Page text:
Hawkish Fed, Dovish PBOC Diverge in New Phase of Policy
The U.S. and China are set to spend 2022 diverging on monetary policy, marking a new phase in the struggle to deal with the fallout of the pandemic and setting up a synchronized slowdown in the world’s two largest economies.
As the Federal Reserve lines up to start raising interest rates from near zero to curb the strongest inflation in four decades, the People’s Bank of China is stepping up support for an economy under strain from a property market crackdown. In the latest move, Chinese banks lowered borrowing costs for the first time in 20 months Monday.
Higher U.S. rates will dampen demand in America while China merely cushions -- rather than stimulates -- its own sputtering economy. Growth between both economies could start converging if the U.S. follows China’s 2021 slowdown, though the omicron variant is a new wildcard for both central banks.
Each central bank’s pivot carries risks and have potential implications for international capital flows. The yuan’s strength and record inflows of foreign capital into China will be tested if a hawkish Fed means the dollar strengthens, bond yield differentials narrow and investors rebalance portfolios.
“If the Fed is pivoting towards a more hawkish stance and the PBOC is easing, this will shift the expectation of relative tightness in monetary policies in the U.S. versus China,” said Helen Qiao, chief economist for Greater China at BofA Global Research. “The immediate implication is on foreign exchange as we may start to see some depreciating pressure on the yuan relative to the dollar,” she said.
Much will ultimately depend on the pace of tightening that the Fed pushes through and how far China goes with easier policy.
For now, economists predict the Fed will carry through on its plan to end its asset-purchase program and satisfy its new projections for three rate hikes in 2022.
Meanwhile, analysts expect the PBOC to accelerate credit growth after almost a year of slowing, and there is rising expectation that it will further cut the amount of cash banks must hold in reserve -- called the reserve requirement ratio -- in coming months.
What Bloomberg Economics Says ...
“Potential paths for China’s interest rates ... and faster than previously signaled increases for the Fed mean that the yield gap between yuan and dollar assets is likely to narrow more.”
-- Chang Shu, chief Asia economist
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Calls for a rate cut have also been gaining momentum, which will narrow the yield spread between U.S. Treasuries and Chinese government bonds.
The one-year loan prime rate was set at 3.8% versus 3.85% in November, the first reduction since April 2020, according to a statement from the People’s Bank of China on Monday.
Policy divergence could lead to less capital flowing into China “but the impact is likely to be more muted than previously,” said Mitul Kotecha, chief EM Asia and Europe strategist at Toronto-Dominion Bank.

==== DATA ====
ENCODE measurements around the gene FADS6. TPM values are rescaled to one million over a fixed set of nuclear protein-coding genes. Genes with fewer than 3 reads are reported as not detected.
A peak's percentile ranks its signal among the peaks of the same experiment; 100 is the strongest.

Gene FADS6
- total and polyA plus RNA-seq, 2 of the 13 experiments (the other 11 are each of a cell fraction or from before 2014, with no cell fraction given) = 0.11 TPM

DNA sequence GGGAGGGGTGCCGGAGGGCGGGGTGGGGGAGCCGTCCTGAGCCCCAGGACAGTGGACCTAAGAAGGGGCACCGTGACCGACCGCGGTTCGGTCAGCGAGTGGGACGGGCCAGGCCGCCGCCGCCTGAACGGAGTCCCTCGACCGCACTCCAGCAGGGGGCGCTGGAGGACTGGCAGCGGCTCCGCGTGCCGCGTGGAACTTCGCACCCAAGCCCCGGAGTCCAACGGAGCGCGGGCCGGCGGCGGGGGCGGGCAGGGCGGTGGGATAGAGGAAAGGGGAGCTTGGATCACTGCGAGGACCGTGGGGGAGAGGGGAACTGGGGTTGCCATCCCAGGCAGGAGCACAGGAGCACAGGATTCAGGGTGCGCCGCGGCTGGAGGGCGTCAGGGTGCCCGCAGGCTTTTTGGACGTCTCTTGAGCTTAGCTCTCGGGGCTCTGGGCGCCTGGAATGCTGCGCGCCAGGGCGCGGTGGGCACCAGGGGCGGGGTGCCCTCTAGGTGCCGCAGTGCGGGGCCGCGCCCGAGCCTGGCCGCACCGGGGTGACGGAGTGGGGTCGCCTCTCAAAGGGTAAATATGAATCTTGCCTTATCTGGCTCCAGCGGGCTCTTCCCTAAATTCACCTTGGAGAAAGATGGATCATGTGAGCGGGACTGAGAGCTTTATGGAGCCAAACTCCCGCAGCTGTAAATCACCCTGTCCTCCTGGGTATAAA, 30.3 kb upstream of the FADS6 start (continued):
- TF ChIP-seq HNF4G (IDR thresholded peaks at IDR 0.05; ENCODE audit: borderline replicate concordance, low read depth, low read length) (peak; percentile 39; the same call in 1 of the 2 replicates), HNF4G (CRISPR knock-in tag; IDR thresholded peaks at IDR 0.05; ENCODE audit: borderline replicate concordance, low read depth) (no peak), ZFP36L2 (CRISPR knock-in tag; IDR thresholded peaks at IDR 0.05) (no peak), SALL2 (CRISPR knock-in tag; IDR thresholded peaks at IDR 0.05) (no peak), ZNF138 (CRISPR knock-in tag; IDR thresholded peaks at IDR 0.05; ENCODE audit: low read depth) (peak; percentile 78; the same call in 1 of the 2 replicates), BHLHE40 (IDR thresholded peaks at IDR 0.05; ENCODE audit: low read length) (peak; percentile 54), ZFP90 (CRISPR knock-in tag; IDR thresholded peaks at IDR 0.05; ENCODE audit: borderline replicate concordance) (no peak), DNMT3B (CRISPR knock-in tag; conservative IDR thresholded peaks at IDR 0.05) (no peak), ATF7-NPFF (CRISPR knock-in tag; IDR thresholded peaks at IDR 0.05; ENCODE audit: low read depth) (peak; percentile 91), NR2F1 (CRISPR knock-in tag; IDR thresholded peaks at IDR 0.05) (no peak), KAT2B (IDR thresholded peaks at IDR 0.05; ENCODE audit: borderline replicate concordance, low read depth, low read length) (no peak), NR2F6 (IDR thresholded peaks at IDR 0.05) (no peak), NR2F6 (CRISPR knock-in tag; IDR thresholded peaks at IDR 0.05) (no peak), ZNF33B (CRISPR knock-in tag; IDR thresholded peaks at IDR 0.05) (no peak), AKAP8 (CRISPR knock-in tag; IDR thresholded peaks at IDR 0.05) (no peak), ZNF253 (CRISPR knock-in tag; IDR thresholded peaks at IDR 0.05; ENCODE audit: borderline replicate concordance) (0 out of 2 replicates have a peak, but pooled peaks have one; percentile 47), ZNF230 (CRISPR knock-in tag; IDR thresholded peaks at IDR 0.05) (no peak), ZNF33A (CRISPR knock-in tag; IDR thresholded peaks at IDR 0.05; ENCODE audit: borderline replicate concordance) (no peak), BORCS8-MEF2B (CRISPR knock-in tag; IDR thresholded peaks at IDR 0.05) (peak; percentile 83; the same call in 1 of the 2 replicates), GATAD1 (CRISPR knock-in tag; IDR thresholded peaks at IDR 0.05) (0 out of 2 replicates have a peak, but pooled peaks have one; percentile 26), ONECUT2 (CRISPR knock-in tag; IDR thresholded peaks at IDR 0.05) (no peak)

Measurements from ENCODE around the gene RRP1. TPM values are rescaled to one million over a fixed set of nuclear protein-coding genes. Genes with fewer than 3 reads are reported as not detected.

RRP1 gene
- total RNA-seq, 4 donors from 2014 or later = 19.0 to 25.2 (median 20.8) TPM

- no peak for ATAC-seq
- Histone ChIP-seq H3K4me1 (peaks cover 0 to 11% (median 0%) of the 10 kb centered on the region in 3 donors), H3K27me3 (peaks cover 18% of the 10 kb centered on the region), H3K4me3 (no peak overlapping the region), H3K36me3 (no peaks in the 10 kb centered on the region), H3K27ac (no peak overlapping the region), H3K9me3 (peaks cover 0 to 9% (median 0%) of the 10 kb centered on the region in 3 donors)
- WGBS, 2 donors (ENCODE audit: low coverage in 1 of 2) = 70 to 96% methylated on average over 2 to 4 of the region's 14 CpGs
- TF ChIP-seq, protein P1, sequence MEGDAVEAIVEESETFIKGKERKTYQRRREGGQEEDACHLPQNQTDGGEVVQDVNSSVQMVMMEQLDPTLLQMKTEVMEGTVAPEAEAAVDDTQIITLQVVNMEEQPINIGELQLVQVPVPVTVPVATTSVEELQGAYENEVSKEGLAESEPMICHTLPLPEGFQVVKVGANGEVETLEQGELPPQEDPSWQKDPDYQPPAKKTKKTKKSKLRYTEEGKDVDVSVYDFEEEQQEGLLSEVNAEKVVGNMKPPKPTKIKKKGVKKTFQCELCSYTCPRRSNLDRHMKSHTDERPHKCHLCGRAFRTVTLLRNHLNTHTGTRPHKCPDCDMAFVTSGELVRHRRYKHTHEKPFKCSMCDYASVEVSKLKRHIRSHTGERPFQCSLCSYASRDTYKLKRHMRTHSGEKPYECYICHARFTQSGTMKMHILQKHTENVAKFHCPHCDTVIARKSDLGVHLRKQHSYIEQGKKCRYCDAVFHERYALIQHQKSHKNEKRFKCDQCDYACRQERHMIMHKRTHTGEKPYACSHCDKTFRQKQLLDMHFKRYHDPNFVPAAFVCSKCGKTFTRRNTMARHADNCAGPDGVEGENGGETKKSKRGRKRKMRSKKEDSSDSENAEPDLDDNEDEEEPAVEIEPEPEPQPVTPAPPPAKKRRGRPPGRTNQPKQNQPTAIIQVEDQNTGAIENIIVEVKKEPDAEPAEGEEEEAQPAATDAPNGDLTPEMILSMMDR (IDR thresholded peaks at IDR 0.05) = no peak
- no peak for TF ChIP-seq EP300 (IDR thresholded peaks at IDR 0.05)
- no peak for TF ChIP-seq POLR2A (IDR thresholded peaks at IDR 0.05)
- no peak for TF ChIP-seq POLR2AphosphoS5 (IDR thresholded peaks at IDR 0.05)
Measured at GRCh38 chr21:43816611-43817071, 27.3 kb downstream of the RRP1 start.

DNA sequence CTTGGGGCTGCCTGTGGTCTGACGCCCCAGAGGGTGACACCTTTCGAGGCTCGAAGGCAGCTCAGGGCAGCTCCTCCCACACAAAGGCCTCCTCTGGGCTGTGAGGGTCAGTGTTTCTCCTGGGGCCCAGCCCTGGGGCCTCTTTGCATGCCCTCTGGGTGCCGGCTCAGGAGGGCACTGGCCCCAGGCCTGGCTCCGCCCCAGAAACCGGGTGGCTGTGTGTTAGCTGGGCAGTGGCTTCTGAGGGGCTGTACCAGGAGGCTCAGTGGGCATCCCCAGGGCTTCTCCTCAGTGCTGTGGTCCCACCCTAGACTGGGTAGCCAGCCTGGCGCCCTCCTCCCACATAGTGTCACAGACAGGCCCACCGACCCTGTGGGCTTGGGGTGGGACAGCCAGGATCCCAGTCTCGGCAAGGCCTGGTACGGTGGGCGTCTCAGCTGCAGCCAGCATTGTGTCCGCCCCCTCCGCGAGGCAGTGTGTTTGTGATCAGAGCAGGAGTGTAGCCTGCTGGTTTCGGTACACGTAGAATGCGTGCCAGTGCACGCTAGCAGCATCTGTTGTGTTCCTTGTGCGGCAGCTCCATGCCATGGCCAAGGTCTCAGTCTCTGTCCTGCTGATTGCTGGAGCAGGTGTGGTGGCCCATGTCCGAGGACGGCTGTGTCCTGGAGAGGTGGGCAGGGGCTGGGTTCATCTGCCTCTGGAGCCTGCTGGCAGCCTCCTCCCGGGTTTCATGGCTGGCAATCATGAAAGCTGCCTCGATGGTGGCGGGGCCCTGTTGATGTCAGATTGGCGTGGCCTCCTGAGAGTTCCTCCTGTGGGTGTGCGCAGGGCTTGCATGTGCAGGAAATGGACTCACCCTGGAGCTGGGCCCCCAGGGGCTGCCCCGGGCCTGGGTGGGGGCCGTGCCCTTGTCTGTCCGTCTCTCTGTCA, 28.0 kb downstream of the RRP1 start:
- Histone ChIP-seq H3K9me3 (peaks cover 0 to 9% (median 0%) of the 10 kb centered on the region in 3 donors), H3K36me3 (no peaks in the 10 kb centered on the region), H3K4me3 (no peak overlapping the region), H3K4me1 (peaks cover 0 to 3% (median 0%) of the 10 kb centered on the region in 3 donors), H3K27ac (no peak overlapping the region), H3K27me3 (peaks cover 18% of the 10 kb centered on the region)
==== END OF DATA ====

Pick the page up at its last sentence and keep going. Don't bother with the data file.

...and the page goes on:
The pandemic has put China’s monetary policy in sharp contrast with the rest of the world. As the first economy to enter a lockdown-induced slump last year, it was the first to begin recovering as well while the rest of the world was still struggling to emerge from recession.
Worried that loose monetary and fiscal policy would fuel financial risks, Chinese authorities began tapering stimulus and tightening rules on lending in the property market this year. That triggered debt defaults, a slump in housing sales and investment, and weaker economic growth -- a slowdown that policy makers want to avoid worsening as the Communist Party heads for a crucial leadership meeting in 2022.
“The Chinese and U.S. economies are in different stages of the business cycle,” said Ding Shuang, chief economist for Greater China at Standard Chartered Plc. “China has taken a lead with tightening this year, and next year it will start to boost domestic demand, and growth is expected to stabilize.” The U.S. on the other hand “will begin to slow next year, but will still remain above the trend growth rate,” he said.
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Surging trade surpluses -- which will likely continue at least into the first half of 2022 -- will give underlying support to the yuan and provide space for the PBOC to let it depreciate somewhat, while much more stringent capital account controls will prevent a repeating of large money outflow five years ago.
“Factors that have kept the yuan strong, such as the large trade surplus, brought by surging exports and weak domestic demand and little outbound tourism, are likely to remain intact in the near-term,” said Alejandra Grindal, chief international economist at Ned Davis Research Inc.
For the global economy, the central banks’ different paces could turn out to be helpful in avoiding overheating, and lead to converging growth between the two countries, according to Chua Hak Bin, senior economist at Maybank Kim Eng Research Pte. in Singapore.
The two largest economies in the world “may offset each other and have a balancing effect on the global economy overall,” said Standard Chartered’s Ding.
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